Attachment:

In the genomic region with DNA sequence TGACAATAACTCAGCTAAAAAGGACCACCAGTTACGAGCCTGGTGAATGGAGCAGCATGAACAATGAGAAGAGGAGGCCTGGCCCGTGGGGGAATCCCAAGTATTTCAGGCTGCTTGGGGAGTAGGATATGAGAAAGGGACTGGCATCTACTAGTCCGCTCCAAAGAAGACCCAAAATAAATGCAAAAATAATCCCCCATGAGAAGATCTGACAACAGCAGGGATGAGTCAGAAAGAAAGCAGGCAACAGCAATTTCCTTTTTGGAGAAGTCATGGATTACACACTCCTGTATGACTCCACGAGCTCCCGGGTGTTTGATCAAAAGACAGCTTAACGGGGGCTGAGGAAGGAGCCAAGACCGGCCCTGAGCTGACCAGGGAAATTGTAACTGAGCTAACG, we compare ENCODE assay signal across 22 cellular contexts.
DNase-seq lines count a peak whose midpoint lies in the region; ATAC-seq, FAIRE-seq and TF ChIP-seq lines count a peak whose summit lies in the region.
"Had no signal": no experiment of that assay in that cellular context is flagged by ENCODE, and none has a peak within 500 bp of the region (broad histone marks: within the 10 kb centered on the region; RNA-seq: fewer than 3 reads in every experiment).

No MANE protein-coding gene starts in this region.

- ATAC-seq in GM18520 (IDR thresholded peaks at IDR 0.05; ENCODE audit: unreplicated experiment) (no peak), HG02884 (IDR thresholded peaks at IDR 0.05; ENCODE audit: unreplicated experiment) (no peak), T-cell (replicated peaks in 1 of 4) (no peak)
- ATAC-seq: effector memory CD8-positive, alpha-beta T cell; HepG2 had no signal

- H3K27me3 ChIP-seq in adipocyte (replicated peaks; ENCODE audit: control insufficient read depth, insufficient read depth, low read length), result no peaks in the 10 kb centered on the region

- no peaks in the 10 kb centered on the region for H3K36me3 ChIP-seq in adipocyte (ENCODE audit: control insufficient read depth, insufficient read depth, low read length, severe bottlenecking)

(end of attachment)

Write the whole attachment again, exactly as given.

In the genomic region with DNA sequence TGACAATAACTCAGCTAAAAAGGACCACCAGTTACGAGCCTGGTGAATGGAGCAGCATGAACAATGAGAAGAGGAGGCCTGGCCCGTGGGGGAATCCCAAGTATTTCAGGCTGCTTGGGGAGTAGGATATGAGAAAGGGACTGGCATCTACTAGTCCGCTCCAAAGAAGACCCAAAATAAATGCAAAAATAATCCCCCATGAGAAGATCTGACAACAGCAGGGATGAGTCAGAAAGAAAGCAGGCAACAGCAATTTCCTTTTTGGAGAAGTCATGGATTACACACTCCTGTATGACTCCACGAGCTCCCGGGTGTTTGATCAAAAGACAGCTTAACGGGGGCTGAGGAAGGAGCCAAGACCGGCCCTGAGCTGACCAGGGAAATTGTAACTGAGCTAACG, we compare ENCODE assay signal across 22 cellular contexts.
DNase-seq lines count a peak whose midpoint lies in the region; ATAC-seq, FAIRE-seq and TF ChIP-seq lines count a peak whose summit lies in the region.
"Had no signal": no experiment of that assay in that cellular context is flagged by ENCODE, and none has a peak within 500 bp of the region (broad histone marks: within the 10 kb centered on the region; RNA-seq: fewer than 3 reads in every experiment).

No MANE protein-coding gene starts in this region.

- ATAC-seq in GM18520 (IDR thresholded peaks at IDR 0.05; ENCODE audit: unreplicated experiment) (no peak), HG02884 (IDR thresholded peaks at IDR 0.05; ENCODE audit: unreplicated experiment) (no peak), T-cell (replicated peaks in 1 of 4) (no peak)
- ATAC-seq: effector memory CD8-positive, alpha-beta T cell; HepG2 had no signal

- H3K27me3 ChIP-seq in adipocyte (replicated peaks; ENCODE audit: control insufficient read depth, insufficient read depth, low read length), result no peaks in the 10 kb centered on the region

- no peaks in the 10 kb centered on the region for H3K36me3 ChIP-seq in adipocyte (ENCODE audit: control insufficient read depth, insufficient read depth, low read length, severe bottlenecking)